The Pamphlet Collection of Sir Robert Stout: Volume 79
Maori Marriage Customs
Maori Marriage Customs.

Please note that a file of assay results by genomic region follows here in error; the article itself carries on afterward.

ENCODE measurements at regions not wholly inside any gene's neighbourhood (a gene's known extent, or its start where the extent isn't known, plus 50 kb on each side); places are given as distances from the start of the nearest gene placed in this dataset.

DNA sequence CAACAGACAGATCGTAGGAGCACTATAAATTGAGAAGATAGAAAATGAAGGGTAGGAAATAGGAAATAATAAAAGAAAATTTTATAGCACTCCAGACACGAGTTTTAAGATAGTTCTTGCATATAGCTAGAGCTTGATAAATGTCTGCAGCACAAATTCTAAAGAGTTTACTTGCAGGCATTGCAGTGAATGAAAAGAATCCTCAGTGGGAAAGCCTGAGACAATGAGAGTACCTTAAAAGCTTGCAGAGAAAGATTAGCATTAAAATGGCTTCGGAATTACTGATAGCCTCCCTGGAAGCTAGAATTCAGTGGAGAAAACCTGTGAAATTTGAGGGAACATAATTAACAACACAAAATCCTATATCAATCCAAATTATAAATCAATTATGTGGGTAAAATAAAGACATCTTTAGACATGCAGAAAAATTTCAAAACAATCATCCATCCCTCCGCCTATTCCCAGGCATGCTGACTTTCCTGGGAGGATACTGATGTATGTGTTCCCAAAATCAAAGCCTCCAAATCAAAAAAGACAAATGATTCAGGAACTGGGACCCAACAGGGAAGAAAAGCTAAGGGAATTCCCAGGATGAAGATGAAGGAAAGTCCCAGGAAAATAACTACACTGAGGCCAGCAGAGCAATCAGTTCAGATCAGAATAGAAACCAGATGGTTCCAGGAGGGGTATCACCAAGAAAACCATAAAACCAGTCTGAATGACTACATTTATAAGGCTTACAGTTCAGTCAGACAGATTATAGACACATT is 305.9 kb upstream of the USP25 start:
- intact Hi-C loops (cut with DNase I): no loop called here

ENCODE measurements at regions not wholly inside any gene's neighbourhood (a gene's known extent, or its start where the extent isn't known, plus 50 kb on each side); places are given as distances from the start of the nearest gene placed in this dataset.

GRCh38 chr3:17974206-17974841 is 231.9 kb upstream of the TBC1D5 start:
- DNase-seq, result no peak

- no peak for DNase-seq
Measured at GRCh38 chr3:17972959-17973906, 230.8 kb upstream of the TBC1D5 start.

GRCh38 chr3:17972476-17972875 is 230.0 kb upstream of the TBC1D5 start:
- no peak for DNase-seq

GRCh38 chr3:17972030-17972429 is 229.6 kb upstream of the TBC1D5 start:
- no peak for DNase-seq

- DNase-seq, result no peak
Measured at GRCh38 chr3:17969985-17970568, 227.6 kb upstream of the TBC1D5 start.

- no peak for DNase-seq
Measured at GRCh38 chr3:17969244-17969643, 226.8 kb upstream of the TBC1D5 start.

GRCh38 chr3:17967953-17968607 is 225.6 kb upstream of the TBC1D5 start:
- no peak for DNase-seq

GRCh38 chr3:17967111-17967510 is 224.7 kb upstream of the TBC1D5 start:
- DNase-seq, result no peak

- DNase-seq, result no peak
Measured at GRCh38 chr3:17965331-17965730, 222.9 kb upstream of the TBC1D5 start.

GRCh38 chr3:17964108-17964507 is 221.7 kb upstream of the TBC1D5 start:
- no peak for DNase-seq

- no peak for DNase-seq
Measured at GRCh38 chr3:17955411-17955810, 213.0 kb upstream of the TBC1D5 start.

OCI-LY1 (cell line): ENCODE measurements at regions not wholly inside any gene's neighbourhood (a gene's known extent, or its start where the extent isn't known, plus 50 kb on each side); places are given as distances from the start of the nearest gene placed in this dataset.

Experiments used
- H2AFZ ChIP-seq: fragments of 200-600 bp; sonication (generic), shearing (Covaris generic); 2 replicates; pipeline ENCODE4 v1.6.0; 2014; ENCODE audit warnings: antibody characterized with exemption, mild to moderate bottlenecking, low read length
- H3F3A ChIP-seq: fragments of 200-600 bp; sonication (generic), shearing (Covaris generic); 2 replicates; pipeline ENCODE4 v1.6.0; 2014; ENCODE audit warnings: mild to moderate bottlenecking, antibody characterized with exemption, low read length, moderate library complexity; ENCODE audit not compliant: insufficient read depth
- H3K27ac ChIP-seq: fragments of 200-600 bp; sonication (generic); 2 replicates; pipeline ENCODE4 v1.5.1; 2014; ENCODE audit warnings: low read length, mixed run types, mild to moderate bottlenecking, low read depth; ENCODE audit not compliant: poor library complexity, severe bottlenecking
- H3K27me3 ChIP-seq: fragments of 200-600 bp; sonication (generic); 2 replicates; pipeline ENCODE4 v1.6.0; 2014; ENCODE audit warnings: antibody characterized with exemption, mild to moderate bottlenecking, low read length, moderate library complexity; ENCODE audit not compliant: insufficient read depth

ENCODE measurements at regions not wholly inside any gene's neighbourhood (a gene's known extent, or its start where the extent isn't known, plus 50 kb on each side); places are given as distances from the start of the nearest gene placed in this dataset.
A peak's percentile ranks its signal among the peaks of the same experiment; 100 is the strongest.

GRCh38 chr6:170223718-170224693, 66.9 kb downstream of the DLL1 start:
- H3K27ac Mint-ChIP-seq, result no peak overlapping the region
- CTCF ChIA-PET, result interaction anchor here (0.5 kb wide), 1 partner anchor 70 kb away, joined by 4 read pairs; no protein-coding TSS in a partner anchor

According to Maori traditions, when Rangi and Papa, the sky father and the earth mother, came into being, they embraced each other as husband and wife, and produced certain beings who were the origin of personification of trees, birds, fish, wilds, war, peace, etc., and these children, objecting to the page 12 state of darkness in which they lived, on account of the sky lying pressed down upon the earth, cast about for a plan wnere by they might enjoy light and space. This ended in their forcing their parents apart. Tane, tutelary deity of trees, forests, and birds, thrust the sky upwards and propped it up with poles (observe here the origin of divorce, and the name thereof) toko (noun), a pole, also a ray of light, toko (verb), to propel with a pole. Now, the Maori term for divorce is toko, and in the invocation repeated by the priest during the performance of the divorce rites it occurs. In mythology, the first marriages mentioned in Maori in which members of this world (te ao marama, the world of life, light, or being) were concerned, were those of Tiki and Tane. Tiki, who was of the Po (world of darkness or chaos), married Ea, who was of this world. They had Kurawaka, who married Tana-nui-a-rangi, one of the offspring of Rangi and Papa. Hence, the expression, te aitanga a Tiki (the offspring of Tiki) is applied to man by the Maori people. Tana sought long for woman ere he found her. He married many singular beings, and produced offspring of passing strangeness ere he came to Kurawaka. For instance, he married Hinetu-Maunga, and produced Para-whenua-Mea (personification, of flood waters). He married Hine-wao-riki, and had the kahika (a forest tree); he married Tukapua, and had the tamai (a tree which grows on high ranges); he married Mango-nui, and he had the tawa and hinau (both trees); he married Te Pu-whakahara (a star name), and had the maire (a tree), and so on, a long list of such unions, until he went to Rangi and asked where it, the uha (female, or female nature), was, and Rangi said, the whare aitua is below. Then Tana came and found the woman of this world. The expression whare o aitua appears to mean the origin of misfortune and death, and to be applied to the female sex or nature. Even so, Tana came to earth, and found woman, and the Maori people trace their descent from Tane, as they do from Tiki, thus, also, the trees of the forest are their distant relatives, fellow-descendants of Tane, and this is one reason why the Maori is so close in touch with nature. He speaks of the forest trees as if they were sentient beings. He fells a tree, and says, Tana has fallen. He performs strange rites in order to placate the Gods of the forest. He peoples the forest depths with singular beings.